donating, money

Selling Your Stuff

I used to sell a lot online; this was when I was an undergrad and needed all the pennies I could collect. I would sell old textbooks on half.com (RIP – that was the BEST site to sell on), and I sold a few things on eBay that took off in the last few minutes of the auction, much to my broke-student relief!

Since then, I haven’t sold much online. I used to list a lot of books on PaperbackSwap, but that’s a fair trade, not selling. When it comes to getting rid of things, I would rather get rid of them immediately instead of have them lurking around a week in hopes they sell. I try to match my items with the best donation center, like taking books to the library and baby clothes to Catholic Charities, who gives them to families for free.

I had a few days with no projects on the task list, so I decided to take time to list a bunch of items I had around the house. I had planned on donating them, but I thought they might be worth something to someone. A Squirrel Girl figurine, for example – just donating that might be a waste because they might not know what it is. Why not list it for a couple of bucks?

I ended up listing 31 items over 2 days. It took about 15 minutes to list each item, from photographing it and measuring it, to writing about it. I tried to write funny, engaging descriptions because I’ve seen auctions go well because of the writing. I wasn’t trying to go viral – I just wanted someone to want one of my things and bid on it because they liked the overall tone and wanted to buy from me over someone else.

Three items sold from my first day of auctions. Three out of thirteen. Not great.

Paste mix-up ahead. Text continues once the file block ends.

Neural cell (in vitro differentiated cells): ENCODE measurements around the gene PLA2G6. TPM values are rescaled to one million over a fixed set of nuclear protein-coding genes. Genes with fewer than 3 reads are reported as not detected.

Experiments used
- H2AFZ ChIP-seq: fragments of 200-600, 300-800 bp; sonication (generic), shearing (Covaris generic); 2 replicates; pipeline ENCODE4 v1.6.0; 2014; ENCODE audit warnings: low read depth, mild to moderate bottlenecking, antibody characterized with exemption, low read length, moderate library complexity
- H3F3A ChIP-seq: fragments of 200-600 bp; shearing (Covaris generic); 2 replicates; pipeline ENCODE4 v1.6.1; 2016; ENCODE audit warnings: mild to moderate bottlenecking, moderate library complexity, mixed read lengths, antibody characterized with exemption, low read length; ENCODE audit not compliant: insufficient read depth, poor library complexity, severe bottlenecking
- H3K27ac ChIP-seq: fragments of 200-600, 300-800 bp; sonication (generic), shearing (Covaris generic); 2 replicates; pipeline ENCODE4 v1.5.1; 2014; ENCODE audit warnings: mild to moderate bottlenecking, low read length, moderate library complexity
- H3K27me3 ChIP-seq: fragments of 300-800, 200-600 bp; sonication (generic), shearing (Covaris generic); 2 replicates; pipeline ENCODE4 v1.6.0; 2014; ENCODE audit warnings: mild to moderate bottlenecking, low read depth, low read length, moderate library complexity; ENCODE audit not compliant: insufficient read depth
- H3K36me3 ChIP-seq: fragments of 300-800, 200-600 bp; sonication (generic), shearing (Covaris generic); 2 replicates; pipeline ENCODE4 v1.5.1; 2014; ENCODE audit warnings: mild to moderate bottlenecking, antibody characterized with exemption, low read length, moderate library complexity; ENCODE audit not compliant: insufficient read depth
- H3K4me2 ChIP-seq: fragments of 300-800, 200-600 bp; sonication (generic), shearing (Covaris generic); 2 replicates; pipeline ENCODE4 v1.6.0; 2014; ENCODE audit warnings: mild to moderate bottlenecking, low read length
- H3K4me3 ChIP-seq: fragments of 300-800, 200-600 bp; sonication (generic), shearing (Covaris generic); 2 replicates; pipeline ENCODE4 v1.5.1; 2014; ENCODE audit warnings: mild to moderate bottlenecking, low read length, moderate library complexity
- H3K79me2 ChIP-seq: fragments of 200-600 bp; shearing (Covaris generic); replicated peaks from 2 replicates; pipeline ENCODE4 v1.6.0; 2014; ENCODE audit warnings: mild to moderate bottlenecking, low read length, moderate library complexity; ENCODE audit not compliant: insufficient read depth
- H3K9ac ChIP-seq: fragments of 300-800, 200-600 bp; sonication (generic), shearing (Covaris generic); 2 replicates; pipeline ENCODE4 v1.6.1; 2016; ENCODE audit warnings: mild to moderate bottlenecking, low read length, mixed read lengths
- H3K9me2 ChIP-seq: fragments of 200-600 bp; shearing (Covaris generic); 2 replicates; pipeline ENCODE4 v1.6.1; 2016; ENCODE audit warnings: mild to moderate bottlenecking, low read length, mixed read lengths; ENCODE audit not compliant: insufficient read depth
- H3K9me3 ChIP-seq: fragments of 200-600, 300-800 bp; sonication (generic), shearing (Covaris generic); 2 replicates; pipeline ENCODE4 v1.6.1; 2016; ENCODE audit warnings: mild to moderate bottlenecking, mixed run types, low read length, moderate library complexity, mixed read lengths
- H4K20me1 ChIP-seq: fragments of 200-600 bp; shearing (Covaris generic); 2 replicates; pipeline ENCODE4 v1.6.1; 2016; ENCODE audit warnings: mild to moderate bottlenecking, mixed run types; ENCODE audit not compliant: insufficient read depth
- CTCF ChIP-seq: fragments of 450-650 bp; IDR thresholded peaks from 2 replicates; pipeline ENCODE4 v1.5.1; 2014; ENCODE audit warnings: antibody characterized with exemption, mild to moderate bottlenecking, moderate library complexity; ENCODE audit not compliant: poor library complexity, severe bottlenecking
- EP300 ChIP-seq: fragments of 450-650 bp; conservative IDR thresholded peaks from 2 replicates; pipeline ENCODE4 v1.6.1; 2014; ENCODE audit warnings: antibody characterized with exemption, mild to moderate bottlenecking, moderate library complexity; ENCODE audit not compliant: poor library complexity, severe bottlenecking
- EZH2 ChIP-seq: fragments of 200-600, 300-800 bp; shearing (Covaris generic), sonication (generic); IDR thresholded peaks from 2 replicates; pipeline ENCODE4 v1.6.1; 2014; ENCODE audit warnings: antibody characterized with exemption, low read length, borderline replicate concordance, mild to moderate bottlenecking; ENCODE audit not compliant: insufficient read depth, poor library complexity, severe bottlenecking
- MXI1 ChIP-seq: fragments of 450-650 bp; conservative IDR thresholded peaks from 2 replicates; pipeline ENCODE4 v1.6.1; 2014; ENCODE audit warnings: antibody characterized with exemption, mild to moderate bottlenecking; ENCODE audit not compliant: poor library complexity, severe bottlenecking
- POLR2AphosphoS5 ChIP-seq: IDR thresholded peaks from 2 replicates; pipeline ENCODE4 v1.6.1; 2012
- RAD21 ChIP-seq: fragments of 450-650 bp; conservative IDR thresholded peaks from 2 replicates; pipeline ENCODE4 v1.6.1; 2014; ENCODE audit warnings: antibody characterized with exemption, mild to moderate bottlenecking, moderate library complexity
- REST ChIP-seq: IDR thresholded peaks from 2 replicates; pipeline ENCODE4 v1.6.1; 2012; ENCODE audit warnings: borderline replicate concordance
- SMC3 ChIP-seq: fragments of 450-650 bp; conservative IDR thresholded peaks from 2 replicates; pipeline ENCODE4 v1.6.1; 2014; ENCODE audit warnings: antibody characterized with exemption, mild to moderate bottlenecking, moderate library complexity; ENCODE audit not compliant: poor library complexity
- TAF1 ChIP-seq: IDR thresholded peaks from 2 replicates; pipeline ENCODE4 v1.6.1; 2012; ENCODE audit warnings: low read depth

Three more sold the next day. Three out of eighteen. Even worse.

I thought it was better than nothing – I wasn’t working those days, so at least it was something. You could say that I made about $70 on those days, for about 10 hours of work (listing, packing, shipping).

Then… the post office. I don’t know if I got ripped off, or if ebay shipping estimates are just totally off, or what. But I spend almost $45 on shipping! This majorly cut into my profits. I still made about $30 on junk I was going to get rid of anyway, so I’m trying to see it as free money. But I put so much work into it… just not worth it.

For me, it’s just easier to donate what I don’t want anymore. I know I paid money for it, but I got my use out of the item and don’t need it anymore, so what little I actually lose on it is fine, because I get peace of mind. I know the item is not cluttering up my house anymore, and hopefully it goes to someone who wants it. I will probably list a few more specific things, like camera accessories, but otherwise I’ll just donate the bulk of my unwanted items.

Have you had good luck selling things online? Is it worth the time and effort you put in?

home life

Donating

Getting rid of clutter is great – your house looks clean, you realize it’s WAY bigger than it seemed with all that unnecessary junk, and you can appreciate what you have.

When I unpacked my storage shed after six months of traveling, I was astonished at how much stuff I had. I’d previously downsized, had garage sales, and given away stuff, but I still had so much. I was moving into a 2 bedroom duplex, but I still had too much stuff. Moving from that duplex into a studio apartment meant I had even more to give away.

I took so many clothes, trinkets, and household items to Goodwill. I support them because they give jobs to people with disabilities, and I’m passionate about that. There is some discrepancies with their salaries and mark ups, so I’m kind of torn on the whole issue.